**W**hile attending my last session at MCqMC 2018, in Rennes, before taking a train back to Paris, I was confronted by this radical opinion upon our previous work with Matt Moores (Warwick) and other coauthors from QUT, where the speaker, Maksym Byshkin from Lugano, defended a new approach for maximum likelihood estimation using novel MCMC methods. Based on the point fixe equation characterising maximum likelihood estimators for exponential families, when theoretical and empirical moments of the natural statistic are equal. Using a Markov chain with stationary distribution the said exponential family, the fixed point equation can be turned into a zero divergence equation, requiring simulation of pseudo-data from the model, which depends on the unknown parameter. Breaking this circular argument, the authors note that simulating pseudo-data that reproduce the observed value of the sufficient statistic is enough. Which is related with Geyer and Thomson (1992) famous paper about Monte Carlo maximum likelihood estimation. From there I was and remain lost as I cannot see why a derivative of the expected divergence with respect to the parameter θ can be computed when this divergence is found by Monte Carlo rather than exhaustive enumeration. And later used in a stochastic gradient move on the parameter θ… Especially when the null divergence is imposed on the parameter. In any case, the final slide shows an application to a large image and an Ising model, solving the problem (?) in 140 seconds and suggesting indecency, when our much slower approach is intended to produce a complete posterior simulation in this context.

## Archive for Brittany

## indecent exposure

Posted in Statistics with tags ABC, Bayesian optimisation, Bretagne, Brittany, exponential families, image analysis, image processing, inference, Lugano, maximum likelihood estimation, MCqMC 2018, pre-processing, Rennes on July 27, 2018 by xi'an## Rennes street art [#3]

Posted in pictures, Running, Travel with tags Brittany, graffitis, MCqMC 2018, Rennes, street art on July 24, 2018 by xi'an## unusual clouds [jatp]

Posted in pictures, Travel, Wines with tags ÌPA, beer, Brittany, Cité d'Ys, clouds, jatp, MCqMC 2018, Rennes, summer light, sunset, thunderstorm on July 19, 2018 by xi'an## a thread to bin them all [puzzle]

Posted in Books, Kids, R, Travel with tags Brittany, clouds, FiveThirtyEight, mathematical puzzle, meerkats, R, Rennes, sunset, The Riddler on July 9, 2018 by xi'an

**T**he most recent riddle on the Riddler consists in finding the shorter sequence of digits (in 0,1,..,9) such that all 10⁴ numbers between 0 (or 0000) and 9,999 can be found as a group of consecutive four digits. This sequence is obviously longer than 10⁴+3, but how long? On my trip to Brittany last weekend, I wrote an R code first constructing the sequence at random by picking with high preference the next digit among those producing a new four-digit number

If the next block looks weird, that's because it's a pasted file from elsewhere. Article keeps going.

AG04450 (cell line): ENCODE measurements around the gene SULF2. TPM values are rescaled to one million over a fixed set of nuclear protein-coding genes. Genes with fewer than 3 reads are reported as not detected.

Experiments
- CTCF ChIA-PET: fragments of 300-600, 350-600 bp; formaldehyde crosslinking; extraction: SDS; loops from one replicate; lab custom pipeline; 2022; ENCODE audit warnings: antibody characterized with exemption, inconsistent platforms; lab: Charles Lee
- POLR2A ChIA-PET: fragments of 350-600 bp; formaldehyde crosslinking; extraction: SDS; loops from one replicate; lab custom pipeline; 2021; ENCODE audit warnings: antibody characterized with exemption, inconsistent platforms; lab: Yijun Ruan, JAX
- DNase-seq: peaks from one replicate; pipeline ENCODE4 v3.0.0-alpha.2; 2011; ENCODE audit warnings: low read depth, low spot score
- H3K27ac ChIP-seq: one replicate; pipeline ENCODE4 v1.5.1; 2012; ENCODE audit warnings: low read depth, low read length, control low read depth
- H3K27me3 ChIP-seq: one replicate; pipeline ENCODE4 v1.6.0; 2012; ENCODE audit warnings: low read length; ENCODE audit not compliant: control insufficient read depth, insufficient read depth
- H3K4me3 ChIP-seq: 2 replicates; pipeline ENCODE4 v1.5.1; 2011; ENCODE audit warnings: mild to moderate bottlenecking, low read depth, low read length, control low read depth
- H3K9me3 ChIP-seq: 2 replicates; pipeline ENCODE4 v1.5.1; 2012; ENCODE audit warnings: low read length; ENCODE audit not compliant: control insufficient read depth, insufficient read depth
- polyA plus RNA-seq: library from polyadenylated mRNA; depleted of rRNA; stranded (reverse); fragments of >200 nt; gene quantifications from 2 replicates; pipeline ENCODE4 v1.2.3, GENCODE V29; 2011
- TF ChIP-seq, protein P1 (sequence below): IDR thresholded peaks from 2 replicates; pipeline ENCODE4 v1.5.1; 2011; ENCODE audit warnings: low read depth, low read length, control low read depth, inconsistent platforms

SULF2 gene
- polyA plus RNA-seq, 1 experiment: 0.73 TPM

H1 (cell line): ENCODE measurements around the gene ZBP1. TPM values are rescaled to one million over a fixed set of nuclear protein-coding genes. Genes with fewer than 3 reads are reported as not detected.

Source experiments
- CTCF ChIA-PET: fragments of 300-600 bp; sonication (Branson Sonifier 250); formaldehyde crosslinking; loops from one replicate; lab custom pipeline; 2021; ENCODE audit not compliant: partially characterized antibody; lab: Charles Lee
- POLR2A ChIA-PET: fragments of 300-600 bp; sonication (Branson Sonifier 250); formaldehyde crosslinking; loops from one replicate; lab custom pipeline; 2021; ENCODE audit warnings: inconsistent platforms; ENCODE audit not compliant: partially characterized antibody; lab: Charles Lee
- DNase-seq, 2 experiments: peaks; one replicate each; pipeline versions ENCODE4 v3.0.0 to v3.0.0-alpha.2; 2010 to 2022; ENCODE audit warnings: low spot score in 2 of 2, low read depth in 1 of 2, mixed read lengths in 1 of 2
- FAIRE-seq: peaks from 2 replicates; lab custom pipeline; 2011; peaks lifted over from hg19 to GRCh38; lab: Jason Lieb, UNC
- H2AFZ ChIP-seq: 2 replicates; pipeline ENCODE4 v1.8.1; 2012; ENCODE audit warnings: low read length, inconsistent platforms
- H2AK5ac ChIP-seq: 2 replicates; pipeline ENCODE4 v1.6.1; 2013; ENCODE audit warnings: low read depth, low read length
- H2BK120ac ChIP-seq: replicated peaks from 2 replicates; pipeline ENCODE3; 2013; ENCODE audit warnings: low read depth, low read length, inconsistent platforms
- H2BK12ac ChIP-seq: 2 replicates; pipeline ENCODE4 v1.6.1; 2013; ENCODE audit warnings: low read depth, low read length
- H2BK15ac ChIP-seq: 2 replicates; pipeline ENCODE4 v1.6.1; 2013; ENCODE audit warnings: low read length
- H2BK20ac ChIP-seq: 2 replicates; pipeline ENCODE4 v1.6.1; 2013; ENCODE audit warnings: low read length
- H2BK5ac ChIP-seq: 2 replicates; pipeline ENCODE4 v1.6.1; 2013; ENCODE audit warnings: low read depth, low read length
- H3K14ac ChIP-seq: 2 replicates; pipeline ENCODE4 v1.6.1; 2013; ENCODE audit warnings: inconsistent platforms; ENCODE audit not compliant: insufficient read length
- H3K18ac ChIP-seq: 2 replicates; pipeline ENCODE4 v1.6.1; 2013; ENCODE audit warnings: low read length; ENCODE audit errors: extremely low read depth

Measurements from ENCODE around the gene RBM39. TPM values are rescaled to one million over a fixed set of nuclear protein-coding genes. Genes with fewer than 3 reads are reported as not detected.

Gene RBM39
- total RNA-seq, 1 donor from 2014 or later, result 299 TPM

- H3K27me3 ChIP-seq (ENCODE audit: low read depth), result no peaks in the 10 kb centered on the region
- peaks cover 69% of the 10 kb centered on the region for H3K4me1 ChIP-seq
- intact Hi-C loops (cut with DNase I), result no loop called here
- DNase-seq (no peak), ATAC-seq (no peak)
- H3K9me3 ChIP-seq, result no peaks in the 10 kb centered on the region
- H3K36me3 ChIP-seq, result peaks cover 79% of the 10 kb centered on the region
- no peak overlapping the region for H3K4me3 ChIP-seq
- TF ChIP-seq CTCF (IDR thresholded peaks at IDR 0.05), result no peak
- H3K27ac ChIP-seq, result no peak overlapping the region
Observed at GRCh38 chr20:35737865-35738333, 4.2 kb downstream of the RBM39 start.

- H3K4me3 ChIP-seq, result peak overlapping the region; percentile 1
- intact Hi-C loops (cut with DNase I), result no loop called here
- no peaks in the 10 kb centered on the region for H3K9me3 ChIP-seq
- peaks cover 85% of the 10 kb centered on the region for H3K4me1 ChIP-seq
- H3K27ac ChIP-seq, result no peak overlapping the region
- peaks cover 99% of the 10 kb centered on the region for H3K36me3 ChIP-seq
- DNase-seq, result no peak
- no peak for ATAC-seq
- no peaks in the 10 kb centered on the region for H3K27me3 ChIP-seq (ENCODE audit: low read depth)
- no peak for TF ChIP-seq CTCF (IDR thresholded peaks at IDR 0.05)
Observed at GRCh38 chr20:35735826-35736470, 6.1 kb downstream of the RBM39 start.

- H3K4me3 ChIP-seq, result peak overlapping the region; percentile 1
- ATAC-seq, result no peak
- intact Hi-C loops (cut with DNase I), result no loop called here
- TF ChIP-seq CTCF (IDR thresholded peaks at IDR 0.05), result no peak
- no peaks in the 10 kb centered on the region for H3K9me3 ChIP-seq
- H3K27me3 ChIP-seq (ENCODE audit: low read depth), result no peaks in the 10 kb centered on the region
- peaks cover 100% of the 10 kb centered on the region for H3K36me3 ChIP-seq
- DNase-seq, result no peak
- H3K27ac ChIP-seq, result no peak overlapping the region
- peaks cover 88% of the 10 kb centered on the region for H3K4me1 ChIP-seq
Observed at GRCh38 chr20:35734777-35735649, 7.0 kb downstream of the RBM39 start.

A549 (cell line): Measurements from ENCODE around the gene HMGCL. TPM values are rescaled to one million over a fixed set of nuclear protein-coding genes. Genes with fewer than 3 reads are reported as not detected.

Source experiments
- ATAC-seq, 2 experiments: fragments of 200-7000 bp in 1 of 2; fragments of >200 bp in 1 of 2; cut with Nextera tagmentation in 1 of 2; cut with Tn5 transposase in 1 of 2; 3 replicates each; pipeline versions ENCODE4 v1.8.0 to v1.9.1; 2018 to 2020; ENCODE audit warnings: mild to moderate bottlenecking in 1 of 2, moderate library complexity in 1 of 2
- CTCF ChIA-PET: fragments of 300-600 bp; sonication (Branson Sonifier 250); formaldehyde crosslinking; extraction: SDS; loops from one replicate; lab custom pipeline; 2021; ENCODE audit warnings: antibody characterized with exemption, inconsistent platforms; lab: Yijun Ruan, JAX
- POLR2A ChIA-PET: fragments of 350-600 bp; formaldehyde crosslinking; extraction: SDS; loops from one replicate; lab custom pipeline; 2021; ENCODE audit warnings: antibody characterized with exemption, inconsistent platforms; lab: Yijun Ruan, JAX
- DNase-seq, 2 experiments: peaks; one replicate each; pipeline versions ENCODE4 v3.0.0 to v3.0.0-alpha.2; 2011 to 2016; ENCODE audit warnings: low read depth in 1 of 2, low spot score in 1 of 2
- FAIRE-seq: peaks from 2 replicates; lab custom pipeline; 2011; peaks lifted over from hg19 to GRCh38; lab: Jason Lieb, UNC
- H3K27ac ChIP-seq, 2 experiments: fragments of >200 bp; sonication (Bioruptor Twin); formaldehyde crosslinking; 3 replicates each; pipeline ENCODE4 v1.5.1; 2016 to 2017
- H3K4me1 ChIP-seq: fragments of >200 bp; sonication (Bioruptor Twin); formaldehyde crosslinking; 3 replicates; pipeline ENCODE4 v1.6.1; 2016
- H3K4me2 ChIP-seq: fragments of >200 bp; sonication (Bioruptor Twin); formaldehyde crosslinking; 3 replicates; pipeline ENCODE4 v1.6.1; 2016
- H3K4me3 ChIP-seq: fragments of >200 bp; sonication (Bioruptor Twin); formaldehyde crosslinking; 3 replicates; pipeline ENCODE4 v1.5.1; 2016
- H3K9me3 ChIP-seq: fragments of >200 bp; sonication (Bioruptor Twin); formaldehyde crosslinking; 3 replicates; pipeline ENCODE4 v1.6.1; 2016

tenz=10^(0:3) wn2dg=function(dz) 1+sum(dz*tenz) seqz=rep(0,10^4) snak=wndz=sample(0:9,4,rep=TRUE) seqz[wn2dg(wndz)]=1 while (min(seqz)==0){ wndz[1:3]=wndz[-1];wndz[4]=0 wndz[4]=sample(0:9,1,prob=.01+.99*(seqz[wn2dg(wndz)+0:9]==0)) snak=c(snak,wndz[4]) sek=wn2dg(wndz) seqz[sek]=seqz[sek]+1}

which usually returns a value above 75,000. I then looked through the sequence to eliminate useless replicas

for (i in sample(4:(length(snak)-5))){ if ((seqz[wn2dg(snak[(i-3):i])]>1) &(seqz[wn2dg(snak[(i-2):(i+1)])]>1) &(seqz[wn2dg(snak[(i-1):(i+2)])]>1) &(seqz[wn2dg(snak[i:(i+3)])]>1)){ seqz[wn2dg(snak[(i-3):i])]=seqz[wn2dg(snak[(i-3):i])]-1 seqz[wn2dg(snak[(i-2):(i+1)])]=seqz[wn2dg(snak[(i-2):(i+1)])]-1 seqz[wn2dg(snak[(i-1):(i+2)])]=seqz[wn2dg(snak[(i-1):(i+2)])]-1 seqz[wn2dg(snak[i:(i+3)])]=seqz[wn2dg(snak[i:(i+3)])]-1 snak=snak[-i] seqz[wn2dg(snak[(i-3):i])]=seqz[wn2dg(snak[(i-3):i])]+1 seqz[wn2dg(snak[(i-2):(i+1)])]=seqz[wn2dg(snak[(i-2):(i+1)])]+1 seqz[wn2dg(snak[(i-1):(i+2)])]=seqz[wn2dg(snak[(i-1):(i+2)])]+1}}

until none is found. A first attempt produced 12,911 terms in the sequence. A second one 12,913. A third one 12,871. Rather consistent figures but not concentrated enough to believe in achieving a true minimum. An overnight run produced 12,779 as the lowest value. Checking the answer the week after, it appears that 10⁴+3 *is* the correct answer!